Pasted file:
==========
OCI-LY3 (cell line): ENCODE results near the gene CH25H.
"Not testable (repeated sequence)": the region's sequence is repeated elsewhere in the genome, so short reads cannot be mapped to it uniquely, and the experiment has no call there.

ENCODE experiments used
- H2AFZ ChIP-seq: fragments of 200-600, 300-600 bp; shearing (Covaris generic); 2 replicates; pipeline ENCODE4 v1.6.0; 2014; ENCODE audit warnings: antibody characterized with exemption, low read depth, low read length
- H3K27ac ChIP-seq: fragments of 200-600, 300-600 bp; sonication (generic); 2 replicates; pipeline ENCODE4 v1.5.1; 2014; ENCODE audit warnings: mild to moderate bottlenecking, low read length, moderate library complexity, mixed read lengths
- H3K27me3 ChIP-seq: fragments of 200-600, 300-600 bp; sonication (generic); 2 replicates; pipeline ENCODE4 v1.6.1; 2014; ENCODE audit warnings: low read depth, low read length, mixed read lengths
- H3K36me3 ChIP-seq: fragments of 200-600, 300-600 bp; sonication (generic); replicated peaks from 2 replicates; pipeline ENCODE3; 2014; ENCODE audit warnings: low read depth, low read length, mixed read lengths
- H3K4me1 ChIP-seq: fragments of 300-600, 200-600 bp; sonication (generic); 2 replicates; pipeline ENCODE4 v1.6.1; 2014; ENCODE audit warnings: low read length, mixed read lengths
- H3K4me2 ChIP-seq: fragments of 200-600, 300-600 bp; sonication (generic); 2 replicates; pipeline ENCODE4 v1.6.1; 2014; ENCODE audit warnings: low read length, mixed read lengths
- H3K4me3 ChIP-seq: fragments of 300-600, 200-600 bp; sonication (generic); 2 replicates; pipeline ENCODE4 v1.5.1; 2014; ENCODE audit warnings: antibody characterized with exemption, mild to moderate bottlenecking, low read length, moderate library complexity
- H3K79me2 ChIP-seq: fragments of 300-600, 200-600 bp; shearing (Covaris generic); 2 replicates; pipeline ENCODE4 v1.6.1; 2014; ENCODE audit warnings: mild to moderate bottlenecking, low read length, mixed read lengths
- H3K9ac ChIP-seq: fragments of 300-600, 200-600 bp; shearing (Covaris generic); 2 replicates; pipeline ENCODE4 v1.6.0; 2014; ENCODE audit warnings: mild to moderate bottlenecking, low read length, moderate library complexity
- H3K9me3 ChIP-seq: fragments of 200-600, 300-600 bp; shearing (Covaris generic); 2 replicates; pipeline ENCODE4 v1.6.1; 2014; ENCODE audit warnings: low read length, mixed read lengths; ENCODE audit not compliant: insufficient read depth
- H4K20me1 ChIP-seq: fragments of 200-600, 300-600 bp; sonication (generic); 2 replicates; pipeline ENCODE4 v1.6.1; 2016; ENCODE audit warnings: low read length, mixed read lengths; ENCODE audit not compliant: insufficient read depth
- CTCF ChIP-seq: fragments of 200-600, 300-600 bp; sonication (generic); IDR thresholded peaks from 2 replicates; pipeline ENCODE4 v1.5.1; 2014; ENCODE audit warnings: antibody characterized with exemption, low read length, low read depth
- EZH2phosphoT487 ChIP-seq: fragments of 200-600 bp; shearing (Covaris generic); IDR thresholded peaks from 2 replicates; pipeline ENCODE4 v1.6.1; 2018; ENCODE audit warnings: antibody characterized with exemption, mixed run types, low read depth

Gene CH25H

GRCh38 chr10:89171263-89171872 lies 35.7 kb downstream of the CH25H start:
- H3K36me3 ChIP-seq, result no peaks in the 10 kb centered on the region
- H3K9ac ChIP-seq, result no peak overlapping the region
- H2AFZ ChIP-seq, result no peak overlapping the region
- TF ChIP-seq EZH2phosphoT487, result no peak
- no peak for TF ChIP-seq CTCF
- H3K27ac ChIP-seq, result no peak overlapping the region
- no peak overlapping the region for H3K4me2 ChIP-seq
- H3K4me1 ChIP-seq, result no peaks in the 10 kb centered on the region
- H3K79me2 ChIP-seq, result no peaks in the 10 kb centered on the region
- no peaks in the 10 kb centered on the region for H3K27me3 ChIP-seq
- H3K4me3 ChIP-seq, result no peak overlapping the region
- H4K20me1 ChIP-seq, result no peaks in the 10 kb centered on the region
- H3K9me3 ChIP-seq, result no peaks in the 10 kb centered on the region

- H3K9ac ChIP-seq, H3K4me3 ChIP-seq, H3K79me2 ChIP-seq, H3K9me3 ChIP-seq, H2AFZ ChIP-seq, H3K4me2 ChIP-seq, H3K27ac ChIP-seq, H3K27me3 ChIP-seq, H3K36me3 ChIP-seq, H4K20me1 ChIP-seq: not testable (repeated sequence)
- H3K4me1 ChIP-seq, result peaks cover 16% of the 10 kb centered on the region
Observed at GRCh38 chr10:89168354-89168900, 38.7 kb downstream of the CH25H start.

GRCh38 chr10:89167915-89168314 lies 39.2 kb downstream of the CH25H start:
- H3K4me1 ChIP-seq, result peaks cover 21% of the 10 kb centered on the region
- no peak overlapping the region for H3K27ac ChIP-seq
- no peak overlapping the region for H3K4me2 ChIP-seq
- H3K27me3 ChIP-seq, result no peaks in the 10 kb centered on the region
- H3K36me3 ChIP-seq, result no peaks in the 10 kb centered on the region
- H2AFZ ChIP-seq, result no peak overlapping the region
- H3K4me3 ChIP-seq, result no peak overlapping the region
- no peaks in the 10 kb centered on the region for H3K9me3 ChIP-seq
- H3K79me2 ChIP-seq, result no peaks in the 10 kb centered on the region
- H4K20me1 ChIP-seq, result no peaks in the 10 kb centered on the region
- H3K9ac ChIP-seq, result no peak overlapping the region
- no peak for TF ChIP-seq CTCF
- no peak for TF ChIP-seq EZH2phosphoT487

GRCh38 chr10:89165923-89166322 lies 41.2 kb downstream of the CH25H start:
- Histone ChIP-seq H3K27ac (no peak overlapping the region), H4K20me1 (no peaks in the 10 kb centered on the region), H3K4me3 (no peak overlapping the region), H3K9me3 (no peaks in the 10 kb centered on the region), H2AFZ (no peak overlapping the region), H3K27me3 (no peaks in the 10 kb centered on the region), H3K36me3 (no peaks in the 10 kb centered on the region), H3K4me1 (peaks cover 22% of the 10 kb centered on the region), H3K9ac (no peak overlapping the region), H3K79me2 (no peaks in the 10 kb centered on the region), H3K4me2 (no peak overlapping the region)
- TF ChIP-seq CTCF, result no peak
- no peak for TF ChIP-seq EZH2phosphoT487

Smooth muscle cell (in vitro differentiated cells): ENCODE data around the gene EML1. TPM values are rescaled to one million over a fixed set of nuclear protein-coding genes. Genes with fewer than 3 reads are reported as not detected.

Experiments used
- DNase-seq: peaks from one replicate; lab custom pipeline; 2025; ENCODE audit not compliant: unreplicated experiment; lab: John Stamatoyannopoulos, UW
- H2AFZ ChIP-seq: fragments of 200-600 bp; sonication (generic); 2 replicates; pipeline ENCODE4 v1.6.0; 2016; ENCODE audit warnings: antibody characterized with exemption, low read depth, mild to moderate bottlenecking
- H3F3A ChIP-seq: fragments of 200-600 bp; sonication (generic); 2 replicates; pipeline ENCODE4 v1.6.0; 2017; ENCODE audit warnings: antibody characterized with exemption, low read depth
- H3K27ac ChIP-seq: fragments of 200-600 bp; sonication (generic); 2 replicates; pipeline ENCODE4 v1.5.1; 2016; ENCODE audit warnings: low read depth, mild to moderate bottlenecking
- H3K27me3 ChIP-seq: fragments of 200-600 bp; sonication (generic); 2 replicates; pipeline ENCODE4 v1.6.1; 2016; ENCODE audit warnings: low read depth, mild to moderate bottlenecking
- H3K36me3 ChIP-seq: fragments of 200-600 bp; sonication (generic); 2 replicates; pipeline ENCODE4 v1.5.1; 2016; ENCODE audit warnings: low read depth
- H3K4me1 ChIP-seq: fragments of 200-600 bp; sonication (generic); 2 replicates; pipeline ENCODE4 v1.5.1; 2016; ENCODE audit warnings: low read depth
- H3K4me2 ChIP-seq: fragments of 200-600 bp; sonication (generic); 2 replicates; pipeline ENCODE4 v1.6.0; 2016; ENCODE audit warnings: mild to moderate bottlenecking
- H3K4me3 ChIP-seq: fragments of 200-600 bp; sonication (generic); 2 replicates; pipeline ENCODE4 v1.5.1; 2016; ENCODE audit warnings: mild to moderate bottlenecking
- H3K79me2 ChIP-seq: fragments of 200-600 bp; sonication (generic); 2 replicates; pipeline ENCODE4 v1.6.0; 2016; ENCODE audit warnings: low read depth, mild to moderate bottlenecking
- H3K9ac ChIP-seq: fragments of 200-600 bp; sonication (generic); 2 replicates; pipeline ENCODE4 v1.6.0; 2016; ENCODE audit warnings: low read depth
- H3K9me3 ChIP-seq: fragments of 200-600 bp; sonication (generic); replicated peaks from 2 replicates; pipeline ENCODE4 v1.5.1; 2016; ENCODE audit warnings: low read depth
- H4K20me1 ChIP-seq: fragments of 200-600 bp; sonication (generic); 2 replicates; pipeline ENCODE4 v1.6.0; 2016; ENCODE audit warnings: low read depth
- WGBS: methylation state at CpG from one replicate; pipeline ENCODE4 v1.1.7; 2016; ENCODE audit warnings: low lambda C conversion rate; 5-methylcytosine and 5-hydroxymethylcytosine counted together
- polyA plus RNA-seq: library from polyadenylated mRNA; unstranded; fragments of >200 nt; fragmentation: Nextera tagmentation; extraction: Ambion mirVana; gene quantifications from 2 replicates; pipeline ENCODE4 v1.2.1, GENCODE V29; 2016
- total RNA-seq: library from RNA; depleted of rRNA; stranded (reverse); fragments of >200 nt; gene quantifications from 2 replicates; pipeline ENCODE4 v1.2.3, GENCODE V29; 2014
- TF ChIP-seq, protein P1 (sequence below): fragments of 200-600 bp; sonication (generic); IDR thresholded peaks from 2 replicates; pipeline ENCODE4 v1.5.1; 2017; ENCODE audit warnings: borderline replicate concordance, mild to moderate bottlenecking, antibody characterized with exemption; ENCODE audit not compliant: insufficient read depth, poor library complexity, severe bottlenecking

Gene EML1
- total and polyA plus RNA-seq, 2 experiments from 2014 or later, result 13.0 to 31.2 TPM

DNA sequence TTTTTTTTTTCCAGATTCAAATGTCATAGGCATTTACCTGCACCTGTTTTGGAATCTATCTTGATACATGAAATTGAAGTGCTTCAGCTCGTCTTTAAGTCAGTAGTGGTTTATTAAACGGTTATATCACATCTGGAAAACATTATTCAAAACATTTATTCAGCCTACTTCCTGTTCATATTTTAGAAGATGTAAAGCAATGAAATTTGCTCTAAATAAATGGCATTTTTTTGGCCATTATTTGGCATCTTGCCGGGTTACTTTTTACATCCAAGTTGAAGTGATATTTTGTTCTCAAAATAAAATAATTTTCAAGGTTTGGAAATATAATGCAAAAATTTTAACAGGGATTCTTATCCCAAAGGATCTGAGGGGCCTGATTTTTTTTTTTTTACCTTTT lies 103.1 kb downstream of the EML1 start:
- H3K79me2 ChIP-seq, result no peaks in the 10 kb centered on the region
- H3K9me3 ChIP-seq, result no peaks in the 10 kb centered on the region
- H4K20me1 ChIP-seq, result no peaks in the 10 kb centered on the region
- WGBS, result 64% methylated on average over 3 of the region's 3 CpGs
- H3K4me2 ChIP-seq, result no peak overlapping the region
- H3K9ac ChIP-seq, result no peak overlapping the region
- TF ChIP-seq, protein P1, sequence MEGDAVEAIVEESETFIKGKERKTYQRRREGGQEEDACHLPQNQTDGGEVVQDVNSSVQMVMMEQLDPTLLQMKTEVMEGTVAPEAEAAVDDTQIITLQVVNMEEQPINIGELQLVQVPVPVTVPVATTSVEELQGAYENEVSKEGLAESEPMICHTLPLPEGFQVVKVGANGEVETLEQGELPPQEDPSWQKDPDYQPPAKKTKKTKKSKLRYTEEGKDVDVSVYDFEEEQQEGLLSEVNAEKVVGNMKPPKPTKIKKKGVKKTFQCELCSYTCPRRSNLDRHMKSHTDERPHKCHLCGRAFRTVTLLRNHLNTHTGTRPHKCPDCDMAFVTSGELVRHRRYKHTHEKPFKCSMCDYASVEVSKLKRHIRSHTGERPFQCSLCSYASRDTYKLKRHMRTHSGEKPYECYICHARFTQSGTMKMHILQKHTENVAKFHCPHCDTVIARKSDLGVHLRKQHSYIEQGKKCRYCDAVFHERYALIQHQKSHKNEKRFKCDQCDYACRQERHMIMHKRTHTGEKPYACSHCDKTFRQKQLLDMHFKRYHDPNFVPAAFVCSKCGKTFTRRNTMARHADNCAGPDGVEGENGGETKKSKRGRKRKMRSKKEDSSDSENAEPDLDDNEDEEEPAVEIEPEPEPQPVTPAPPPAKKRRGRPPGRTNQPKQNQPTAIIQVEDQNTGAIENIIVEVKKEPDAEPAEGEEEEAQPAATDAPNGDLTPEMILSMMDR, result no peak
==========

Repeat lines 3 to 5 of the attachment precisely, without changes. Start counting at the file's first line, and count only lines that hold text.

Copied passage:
ENCODE experiments used
- H2AFZ ChIP-seq: fragments of 200-600, 300-600 bp; shearing (Covaris generic); 2 replicates; pipeline ENCODE4 v1.6.0; 2014; ENCODE audit warnings: antibody characterized with exemption, low read depth, low read length
- H3K27ac ChIP-seq: fragments of 200-600, 300-600 bp; sonication (generic); 2 replicates; pipeline ENCODE4 v1.5.1; 2014; ENCODE audit warnings: mild to moderate bottlenecking, low read length, moderate library complexity, mixed read lengths